Some infants between 1 week and 4 months of age cry a lot without an apparent reason, a phenomenon traditionally called “infant colic.” The word “colic,” derived from the Greek word for the intestine, implies that the crying is caused by gastrointestinal disorder and pain. This inference remains controversial.1,2 For research purposes, 1- to 4-month-old infants who cry ≥3 hours per 24 hours across a specified number of days are said to have colic.1,3
In 2007, Savino et al3 identified promising support for a gastrointestinal explanation of the crying. In their randomized controlled trial, they found that the probiotic Lactobacillus reuteri reduced the crying duration of infants with colic, compared with a placebo.3 Other researchers identified gut microbiota differences between infants with colic and controls.4,5 Double-blind randomized controlled trials followed and led to the meta-analysis by Sung et al6 examined here.
In many ways, this meta-analysis6 is an exemplary piece of 21st-century science. Supported by an international scientific association, researchers from different institutes and countries conducted a systematic literature review and combined and analyzed the resulting data from studies in 4 countries (Italy, Poland, Australia, and Canada). The strengths of their meta-analysis include the use of an individual participant data meta-analysis method, data analysis by statisticians who are independent of the original studies, and in all 4 studies, the use of double-blinding, the same probiotic and placebo substances and doses, the same follow-up periods, and similar measures. The authors conclude: “L reuteri DSM 17938 is effective in breastfed infants with colic and should be considered in this subgroup of infants with colic. The evidence of the probiotic’s effectiveness in formula-fed infants is limited.”6 Is that conclusion justified? Regrettably, so far as it claims L reuteri to be effective as a treatment for all breastfed infants with colic, the answer is no.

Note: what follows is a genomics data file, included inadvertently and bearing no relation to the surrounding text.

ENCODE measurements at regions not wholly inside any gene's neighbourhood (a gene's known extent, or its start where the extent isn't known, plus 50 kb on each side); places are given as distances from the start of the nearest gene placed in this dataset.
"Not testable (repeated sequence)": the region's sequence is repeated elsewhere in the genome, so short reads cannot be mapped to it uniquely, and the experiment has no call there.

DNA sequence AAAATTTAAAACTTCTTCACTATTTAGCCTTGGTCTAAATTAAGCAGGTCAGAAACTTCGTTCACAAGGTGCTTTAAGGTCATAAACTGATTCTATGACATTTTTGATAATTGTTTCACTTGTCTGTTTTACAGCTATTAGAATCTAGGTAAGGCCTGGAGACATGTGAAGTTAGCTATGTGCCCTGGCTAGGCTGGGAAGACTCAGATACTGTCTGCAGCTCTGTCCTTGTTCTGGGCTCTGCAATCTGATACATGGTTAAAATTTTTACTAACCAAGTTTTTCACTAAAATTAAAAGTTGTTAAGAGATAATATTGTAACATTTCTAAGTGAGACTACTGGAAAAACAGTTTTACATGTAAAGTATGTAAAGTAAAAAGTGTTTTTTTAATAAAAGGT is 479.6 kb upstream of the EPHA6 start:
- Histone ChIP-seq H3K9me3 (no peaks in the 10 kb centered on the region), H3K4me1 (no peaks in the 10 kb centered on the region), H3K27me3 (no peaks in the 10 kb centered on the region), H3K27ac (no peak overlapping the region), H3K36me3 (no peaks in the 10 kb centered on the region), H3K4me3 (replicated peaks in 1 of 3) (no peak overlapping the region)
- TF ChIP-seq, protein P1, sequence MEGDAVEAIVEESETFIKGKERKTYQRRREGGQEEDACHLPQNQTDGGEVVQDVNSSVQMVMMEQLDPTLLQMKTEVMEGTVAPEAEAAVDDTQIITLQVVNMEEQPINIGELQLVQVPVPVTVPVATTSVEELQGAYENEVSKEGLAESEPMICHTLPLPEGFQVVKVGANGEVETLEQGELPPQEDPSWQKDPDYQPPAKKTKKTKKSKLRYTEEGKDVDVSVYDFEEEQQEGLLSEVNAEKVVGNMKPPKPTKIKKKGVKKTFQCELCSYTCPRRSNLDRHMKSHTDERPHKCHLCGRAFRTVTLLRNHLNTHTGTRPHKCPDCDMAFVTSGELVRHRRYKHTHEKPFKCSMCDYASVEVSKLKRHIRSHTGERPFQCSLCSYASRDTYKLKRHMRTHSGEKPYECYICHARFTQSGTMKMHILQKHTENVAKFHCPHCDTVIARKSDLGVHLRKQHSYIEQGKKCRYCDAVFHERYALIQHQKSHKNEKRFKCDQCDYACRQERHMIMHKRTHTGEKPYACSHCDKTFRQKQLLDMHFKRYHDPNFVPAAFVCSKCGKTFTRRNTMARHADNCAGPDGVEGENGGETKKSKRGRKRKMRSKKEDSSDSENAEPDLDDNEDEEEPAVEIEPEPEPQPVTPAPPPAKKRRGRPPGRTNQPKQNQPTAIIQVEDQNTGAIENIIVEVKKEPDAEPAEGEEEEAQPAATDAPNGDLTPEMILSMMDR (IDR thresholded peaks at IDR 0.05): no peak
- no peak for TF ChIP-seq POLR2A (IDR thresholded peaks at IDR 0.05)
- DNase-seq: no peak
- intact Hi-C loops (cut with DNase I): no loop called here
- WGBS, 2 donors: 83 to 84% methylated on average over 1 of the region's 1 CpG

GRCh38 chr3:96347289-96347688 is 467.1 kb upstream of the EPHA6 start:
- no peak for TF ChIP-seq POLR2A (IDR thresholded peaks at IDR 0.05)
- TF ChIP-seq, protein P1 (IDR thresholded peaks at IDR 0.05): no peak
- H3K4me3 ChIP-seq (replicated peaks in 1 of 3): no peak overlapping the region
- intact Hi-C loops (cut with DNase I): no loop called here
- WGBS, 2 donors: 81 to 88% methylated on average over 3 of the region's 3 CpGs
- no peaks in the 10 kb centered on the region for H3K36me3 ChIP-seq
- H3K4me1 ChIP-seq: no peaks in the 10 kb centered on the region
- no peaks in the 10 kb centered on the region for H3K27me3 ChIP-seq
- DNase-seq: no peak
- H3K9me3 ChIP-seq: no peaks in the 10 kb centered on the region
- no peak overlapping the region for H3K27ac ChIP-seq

The individual participant data meta-analysis method works by pooling the raw data from the original studies. In the 3 studies that involved breastfed infants, researchers found that L reuteri DSM 17938 reduced crying in infants with colic after 21 days of treatment (the primary outcome point) as well as at 7 and 14 days. In the fourth study (the Australian study), researchers included both breastfed and formula-fed infants and revealed L reuteri to be ineffective in both groups. The 3 studies with positive results included 89 breastfed infants (ranging from 24 to 40 infants per study) who received L reuteri and 89 who received a placebo. The Australian breastfed and formula-fed data were originally combined and examined separately in subsidiary analyses without giving group numbers.7 Subtracting 89 from the 115 meta-analysis cases in Table 2,6 it appears that 26 breastfed infants from the unsuccessful Australian study were combined with the 89 infants from the 3 successful studies. Given this 1:3 ratio, the result is unsurprising.